On May 24, 2011, the United States Secretary of State imposed sanctions on seven companies under the Iran Sanctions Act (ISA) of 1996, as amended by the Comprehensive Iran Sanctions, Accountability, and Divestment Act (CISADA) of 2010, for their activities in support of Iran's energy sector. One such company was Petróleos de Venezuela (PDVSA), Venezuela’s national oil company.


The ISA (originally called the Iran-Libya Sanctions Act -ILSA) was enacted in 1996 as a response to Iran’s support of Hizbollah, Hamas, and Palestine Islamic Jihad. The ISA attempted to reduce Iran’s capacity to update its petroleum industry, which was aging and needed foreign investment, by sanctioning foreign companies that made investments in Iran’s energy sector. The ISA was extended to Libya in retaliation for the refusal to take to trial the two Libyan intelligence agents allegedly involved with the 1988 PanAm 103 attack. U.S. allies did not support ISA and considered it an extraterritorial application of U.S. law.2

The ISA was amended by the CISADA, in July 2010, to expand the activities related to the energy industry that may be subject to sanctions and add new types of sanctions, including the sale of petroleum refined products to Iran, among others.3 CISADA was enacted after the United Nations Security Council voted to impose sanctions on Iran for its ongoing violation of the Nuclear Non-Proliferation Treaty (UN Security Council Resolution 1929). This was the international support that ISA lacked.


As a result of investigations requested by the House Foreign Affairs Western Hemisphere Subcommittee, documents evidencing the sale by PDVSA to the National Iranian Oil Company of two cargoes of gasoline were presented to the U.S. State Department. The U.S. State Department concluded that, “PDVSA, the state-owned oil company of Venezuela, ha[d] delivered at least two cargoes of reformate to Iran between December 2010 and March 2011, worth approximately $50 million.”4 As a result of this finding, U.S. Secretary of State, Hillary Clinton, imposed sanctions against PDVSA. These sanctions prohibit PDVSA from competing for U.S. government procurement contracts, from securing financing from the Export-Import Bank of the United States, and from obtaining U.S. export licenses.5 It is important to point out that these sanctions do not apply to PDVSA subsidiaries and do not prohibit the export of crude oil to the United States.6

The immediate impact of these sanctions is likely going to be minimal. As a starting point, the sale of crude to the U.S., which is Venezuela’s top buyer of crude, is not affected and, thus, the government’s revenue from crude exports is not likely to suffer a decline. Given the Venezuelan government’s anti-American stance and PDVSA’s intention to develop alternative markets for its petroleum productions, it is also unlikely that PDVSA would apply for any financing from the Export-Import Bank of the U.S. Finally, PDVSA is a holding company which carries out its activities through its operating affiliates; thus, limiting the restrictions to PDVSA only and specifically indicating that the sanctions do not apply to PDVSA subsidiaries reduces the economic impact of the sanctions.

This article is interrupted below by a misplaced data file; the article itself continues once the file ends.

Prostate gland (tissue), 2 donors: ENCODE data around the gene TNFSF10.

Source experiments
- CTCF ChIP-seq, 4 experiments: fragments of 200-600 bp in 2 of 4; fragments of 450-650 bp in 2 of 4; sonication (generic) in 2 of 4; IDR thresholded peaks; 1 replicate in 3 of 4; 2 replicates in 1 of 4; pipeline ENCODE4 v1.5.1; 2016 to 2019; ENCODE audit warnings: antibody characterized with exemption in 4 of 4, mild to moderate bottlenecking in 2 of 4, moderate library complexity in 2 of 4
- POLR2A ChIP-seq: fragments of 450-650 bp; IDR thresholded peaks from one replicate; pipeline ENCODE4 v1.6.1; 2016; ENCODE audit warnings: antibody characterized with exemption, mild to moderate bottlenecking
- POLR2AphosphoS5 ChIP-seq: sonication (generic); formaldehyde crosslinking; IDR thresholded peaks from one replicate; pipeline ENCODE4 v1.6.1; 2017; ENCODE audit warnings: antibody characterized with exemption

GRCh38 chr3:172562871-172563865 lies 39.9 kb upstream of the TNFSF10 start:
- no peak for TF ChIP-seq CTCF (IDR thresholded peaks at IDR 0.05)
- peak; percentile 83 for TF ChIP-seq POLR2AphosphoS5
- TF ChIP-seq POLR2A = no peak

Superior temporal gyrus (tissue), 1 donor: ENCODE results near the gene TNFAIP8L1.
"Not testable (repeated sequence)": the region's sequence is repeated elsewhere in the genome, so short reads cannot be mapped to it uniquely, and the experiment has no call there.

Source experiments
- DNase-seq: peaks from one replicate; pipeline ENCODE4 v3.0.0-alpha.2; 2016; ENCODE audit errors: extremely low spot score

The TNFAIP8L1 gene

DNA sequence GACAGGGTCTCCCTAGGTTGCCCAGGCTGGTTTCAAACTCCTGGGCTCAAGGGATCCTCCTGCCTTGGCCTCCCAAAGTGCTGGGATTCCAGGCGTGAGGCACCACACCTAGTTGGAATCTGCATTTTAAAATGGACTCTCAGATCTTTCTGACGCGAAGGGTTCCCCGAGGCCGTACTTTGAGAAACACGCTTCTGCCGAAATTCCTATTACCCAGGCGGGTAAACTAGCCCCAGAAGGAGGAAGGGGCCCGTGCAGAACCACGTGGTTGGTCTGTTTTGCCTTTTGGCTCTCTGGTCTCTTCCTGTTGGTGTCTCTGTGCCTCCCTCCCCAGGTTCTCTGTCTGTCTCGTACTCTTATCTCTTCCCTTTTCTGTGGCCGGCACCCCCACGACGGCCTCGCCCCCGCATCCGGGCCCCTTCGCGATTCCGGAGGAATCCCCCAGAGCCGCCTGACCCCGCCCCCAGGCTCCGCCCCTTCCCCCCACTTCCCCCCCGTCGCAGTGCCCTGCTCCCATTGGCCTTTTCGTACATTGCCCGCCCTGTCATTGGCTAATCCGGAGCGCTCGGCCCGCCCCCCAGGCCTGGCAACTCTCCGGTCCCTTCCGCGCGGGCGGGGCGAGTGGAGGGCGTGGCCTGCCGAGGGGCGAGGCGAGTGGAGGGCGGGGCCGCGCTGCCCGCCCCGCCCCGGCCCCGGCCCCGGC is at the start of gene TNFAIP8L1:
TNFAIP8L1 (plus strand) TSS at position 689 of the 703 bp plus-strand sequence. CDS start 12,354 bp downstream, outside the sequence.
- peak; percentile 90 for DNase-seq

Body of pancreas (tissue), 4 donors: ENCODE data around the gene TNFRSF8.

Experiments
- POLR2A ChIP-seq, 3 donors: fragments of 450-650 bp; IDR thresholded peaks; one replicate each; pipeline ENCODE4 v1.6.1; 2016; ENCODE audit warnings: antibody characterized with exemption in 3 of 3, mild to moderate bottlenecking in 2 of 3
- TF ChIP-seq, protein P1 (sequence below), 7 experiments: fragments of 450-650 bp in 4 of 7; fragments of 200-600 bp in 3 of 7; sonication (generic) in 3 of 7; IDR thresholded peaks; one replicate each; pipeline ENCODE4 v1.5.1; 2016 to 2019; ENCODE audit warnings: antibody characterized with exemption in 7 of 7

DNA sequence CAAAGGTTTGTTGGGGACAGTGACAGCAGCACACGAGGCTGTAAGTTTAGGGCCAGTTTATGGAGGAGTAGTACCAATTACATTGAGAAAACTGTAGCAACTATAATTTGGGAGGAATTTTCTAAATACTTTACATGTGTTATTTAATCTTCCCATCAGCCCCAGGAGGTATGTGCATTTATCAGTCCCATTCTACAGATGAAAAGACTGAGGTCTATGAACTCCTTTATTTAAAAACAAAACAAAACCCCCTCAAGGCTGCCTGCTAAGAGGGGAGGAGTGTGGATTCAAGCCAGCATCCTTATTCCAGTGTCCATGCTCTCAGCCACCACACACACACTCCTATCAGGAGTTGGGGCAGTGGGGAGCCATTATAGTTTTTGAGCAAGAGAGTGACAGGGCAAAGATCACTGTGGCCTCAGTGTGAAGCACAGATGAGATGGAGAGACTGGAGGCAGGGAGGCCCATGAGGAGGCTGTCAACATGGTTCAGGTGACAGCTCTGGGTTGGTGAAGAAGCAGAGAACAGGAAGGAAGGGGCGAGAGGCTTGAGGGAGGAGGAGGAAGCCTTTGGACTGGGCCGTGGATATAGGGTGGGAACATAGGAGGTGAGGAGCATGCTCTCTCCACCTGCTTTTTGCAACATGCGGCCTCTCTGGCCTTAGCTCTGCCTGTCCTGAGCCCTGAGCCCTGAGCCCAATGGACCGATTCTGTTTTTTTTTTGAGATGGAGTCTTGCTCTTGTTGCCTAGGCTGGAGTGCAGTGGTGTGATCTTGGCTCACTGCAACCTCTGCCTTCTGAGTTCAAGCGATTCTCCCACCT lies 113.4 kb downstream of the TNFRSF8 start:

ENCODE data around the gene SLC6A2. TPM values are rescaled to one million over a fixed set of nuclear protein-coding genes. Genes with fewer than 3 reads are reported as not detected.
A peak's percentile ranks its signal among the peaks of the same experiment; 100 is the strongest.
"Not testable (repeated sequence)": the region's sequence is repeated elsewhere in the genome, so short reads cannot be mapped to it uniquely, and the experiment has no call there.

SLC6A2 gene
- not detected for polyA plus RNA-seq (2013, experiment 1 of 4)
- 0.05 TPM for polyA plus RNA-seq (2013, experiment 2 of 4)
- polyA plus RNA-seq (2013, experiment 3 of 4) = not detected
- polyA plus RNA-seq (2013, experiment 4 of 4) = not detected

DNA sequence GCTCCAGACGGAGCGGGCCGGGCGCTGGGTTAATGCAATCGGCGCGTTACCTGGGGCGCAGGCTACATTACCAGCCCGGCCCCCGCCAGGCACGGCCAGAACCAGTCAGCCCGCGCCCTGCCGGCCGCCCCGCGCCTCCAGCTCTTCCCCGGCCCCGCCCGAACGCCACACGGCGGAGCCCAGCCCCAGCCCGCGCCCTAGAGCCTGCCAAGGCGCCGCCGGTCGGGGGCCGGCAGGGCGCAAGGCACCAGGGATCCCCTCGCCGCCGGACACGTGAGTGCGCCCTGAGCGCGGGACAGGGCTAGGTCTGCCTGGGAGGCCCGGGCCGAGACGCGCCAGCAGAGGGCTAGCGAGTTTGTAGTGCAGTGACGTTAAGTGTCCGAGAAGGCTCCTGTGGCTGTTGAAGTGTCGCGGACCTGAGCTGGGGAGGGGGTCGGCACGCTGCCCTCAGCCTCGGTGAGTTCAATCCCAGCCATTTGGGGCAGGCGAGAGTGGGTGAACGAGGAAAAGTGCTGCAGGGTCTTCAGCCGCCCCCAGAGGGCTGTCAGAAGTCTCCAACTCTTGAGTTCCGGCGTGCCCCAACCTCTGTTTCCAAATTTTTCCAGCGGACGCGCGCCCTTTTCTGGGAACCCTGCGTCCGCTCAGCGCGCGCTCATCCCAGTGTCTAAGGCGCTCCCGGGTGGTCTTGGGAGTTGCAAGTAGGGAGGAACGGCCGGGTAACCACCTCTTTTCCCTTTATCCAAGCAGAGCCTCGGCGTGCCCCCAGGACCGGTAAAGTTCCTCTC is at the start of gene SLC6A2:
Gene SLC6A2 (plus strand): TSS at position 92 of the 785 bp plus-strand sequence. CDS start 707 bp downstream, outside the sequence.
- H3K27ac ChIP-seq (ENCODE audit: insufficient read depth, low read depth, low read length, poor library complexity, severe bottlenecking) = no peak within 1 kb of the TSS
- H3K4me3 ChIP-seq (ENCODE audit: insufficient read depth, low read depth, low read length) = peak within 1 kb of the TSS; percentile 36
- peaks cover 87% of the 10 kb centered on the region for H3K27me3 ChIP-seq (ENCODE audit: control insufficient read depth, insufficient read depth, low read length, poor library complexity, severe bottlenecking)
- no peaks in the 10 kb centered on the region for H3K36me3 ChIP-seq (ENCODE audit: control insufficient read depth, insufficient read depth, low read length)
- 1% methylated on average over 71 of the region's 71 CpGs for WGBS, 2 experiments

Although the measure prohibiting PDVSA from obtaining U.S. export licenses was a cause of concern for companies operating in Venezuela, the restriction applies only to PDVSA and not to its affiliates such as Bariven, which is the PDVSA affiliate in charge of procurement exports from the U.S. into Venezuela; therefore such companies should not be affected.7 Similarly, CITGO’s (a PDVSA affiliate) operations in the U.S. were not affected either, so it seems that the sanctions are more of principle than economic impact.

It is worth noting that PDVSA bonds fell sharply immediately after the announcement in what seemed to be an impulsive reaction to the sanctions while the markets were determining the real impact.8 In subsequent days, as the measures and relative impact were explained, the bonds returned to standard positions in an indication that the U.S. sanctions did not affect PDVSA’s payment capacity.

Despite the absence of any evident impact resulting from the sanctions, Venezuela responded by classifying the measure as an “imperialistic aggression” that violated international law and indicated in an official notice that it would study the impact of the measures further and reserved its rights to respond to such sanctions.9 There has been no further response of the Venezuelan government in this regard. The Venezuelan government has made it clear that it prefers doing business with National Oil Companies (NOCs) with similar political ideologies. Consequently, many U.S. oil companies and contractors have been directly and indirectly shut out from business in Venezuela, opening the way for new players to enter the “largest reserves” in the world. Perhaps the hidden impact is the perception within PDVSA, its employees and contractors that dealing with U.S. companies could be interpreted as an act of treason which could put at risk jobs and contracts and generally create difficulty for U.S. companies to continue operating in the Venezuelan oil industry, enter the Venezuelan market or carry out business with PDVSA.

In summary, although from a strict legal point of view the U.S. sanctions on PDVSA do not have an immediate visible impact on Venezuela or U.S. companies operating or with business related to Venezuela, we need to continue closely monitoring the business environment for U.S. companies in Venezuela.